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DCI Quarterfinals — as it happened

by Michael Boo, DCW staff

1:42 — Well, after a couple of years of post-DCI “Not Quite As It Happens,” I’m happy to be able to have electricity to once again do this article live. This has been a most remarkable season of drum corps, and the most excited I remember being at a Drum Corps International World Championships. The competition for the last few positions in division I finals has never been tighter; so many corps seem improved over last year, and “entertainment” is high on the list. OK, so maybe everyone didn’t get the same memo, but enough did that this season of drum corps products was a joy to behold almost from beginning to end on every level.

1:47 — Mandarins are one of the three corps that have declared their intention to do a division I tour next year. The word is that some corps will be allowed to compete in division I without having to…

2:01 — Capital Regiment is a growing corps that seems to be doing everything right. They too have declared intention to be in division I in 2003…

2:20 — I was stunned when I saw Magic of Orlando at division II prelims. I knew they were doing well, but I didn’t expect them to be this good. After division II & III finals, I wouldn’t be one bit surprised if they pulled an upset and made it into division I finals…

2:39 — Pioneer has an entertaining and crowd-oriented show that at times is quite a delight…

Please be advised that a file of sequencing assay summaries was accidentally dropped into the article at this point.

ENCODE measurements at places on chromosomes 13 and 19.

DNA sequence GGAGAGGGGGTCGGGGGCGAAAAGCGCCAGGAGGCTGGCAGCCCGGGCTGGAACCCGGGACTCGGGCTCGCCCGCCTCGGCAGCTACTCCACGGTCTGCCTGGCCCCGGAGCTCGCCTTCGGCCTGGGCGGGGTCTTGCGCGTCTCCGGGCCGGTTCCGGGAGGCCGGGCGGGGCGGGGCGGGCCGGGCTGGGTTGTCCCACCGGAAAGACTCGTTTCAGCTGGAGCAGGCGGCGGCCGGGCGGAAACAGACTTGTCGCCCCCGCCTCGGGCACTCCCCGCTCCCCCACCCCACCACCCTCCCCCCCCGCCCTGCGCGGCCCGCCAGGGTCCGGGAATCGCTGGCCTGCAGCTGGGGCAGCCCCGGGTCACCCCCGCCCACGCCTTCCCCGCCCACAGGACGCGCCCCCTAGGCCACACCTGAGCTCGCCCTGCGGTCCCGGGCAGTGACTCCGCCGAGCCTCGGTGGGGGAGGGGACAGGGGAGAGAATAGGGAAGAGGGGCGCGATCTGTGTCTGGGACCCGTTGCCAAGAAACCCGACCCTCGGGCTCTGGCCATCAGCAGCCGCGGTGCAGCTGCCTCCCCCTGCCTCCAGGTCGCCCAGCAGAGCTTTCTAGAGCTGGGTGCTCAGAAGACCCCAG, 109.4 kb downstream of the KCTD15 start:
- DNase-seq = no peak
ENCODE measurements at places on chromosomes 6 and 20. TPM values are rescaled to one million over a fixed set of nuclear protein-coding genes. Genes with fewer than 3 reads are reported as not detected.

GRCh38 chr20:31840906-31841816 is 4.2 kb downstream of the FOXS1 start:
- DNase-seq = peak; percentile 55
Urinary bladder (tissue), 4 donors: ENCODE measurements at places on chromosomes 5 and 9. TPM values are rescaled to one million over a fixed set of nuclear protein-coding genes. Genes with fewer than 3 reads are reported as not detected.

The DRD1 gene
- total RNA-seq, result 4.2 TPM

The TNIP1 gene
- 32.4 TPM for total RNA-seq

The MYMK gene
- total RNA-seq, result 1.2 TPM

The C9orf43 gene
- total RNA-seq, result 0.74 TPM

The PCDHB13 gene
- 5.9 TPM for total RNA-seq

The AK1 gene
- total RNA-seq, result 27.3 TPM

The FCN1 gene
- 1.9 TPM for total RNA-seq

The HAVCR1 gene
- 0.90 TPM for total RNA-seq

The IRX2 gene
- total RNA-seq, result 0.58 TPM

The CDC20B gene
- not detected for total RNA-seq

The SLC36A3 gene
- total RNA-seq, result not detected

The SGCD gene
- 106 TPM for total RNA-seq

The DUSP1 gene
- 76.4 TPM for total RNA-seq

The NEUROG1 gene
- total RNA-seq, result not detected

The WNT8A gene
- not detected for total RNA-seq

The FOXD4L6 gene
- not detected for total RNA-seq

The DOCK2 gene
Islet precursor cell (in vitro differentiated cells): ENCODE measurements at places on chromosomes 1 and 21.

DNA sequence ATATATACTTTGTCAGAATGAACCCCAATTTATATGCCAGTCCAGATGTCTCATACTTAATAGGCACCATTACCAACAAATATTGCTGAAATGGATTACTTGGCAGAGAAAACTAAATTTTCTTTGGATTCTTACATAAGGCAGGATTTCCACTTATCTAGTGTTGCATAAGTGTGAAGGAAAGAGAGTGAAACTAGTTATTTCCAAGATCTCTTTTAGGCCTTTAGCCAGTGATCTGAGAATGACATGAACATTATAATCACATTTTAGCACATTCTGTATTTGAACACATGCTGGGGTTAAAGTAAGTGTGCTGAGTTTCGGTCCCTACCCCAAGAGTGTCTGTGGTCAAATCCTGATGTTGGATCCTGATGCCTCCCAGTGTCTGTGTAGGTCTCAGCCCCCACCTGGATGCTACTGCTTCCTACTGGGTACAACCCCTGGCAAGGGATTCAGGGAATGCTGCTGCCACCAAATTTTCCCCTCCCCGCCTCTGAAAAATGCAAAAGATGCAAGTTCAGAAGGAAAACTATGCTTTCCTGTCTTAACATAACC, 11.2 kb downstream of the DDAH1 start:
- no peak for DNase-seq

2:56 — Troopers’ “Red, White and Blue: The American Spirit” is an update on the corps’ traditional musical theme, with all music being written comparatively recently. It seems to be a good vehicle for the corps, which seems to be…

3:12 — Kiwanis Kavaliers seem substantially more confident than in San Antonio. Some of the superhero music…

3:46 — When I first saw Southwind, the guard was having a bad gravity day. That’s much improved now. The corps seems to have…

4:03 — Madison Scouts still turn the crowd on when they enter the field. Everyone knows the corps is in a delicate position placement-wise, and the fans are being very verbal with their support. The horns don’t seem to be holding anything back…

4:22 — I’m glad I didn’t see the pink togas that originally were put on Carolina Crown’s guard guys. Horns seem a little tentative in the Medea opener. Later on, though, they seemed to gel, especially…

4:38 — Colts seem so strong this year, and yet they could be sitting out on Saturday. I love the way the Dawn opener eloquently…

5:13 — One could be forgiven for asking, “What did we do to Blue Knights to make them so angry?” Perhaps the intent of the show is that we’re not supposed to feel all warm and fuzzy. The show is, after all, titled “Fear and Trembling…”

5:13 — Spirit is every bit as musically violent as Blue Knights, if not more so, and the crowd is eating it up…

5:30 — I have so deeply loved Seattle Cascades this year — and their show — that I don’t know how objective I can be here. To think the corps was division III just two years ago. The corps was on sort of the same path that Capital Regiment seems to be on…

5:47 — Crossmen’s horns are starting totally off the field, out of sight. I never noticed this at previous shows. The opening drill evolution is like advancing waves surging against the shore. It’s one of…

6:44 — I’ve enjoyed Bluecoats all season. They have a lot of fun with their show and they aren’t afraid to show it. The colors in the guard are especially…

7:01 — Boston Crusaders have one of the more memorably touching programs this year. Sometimes the banners that are unrolled to proclaim…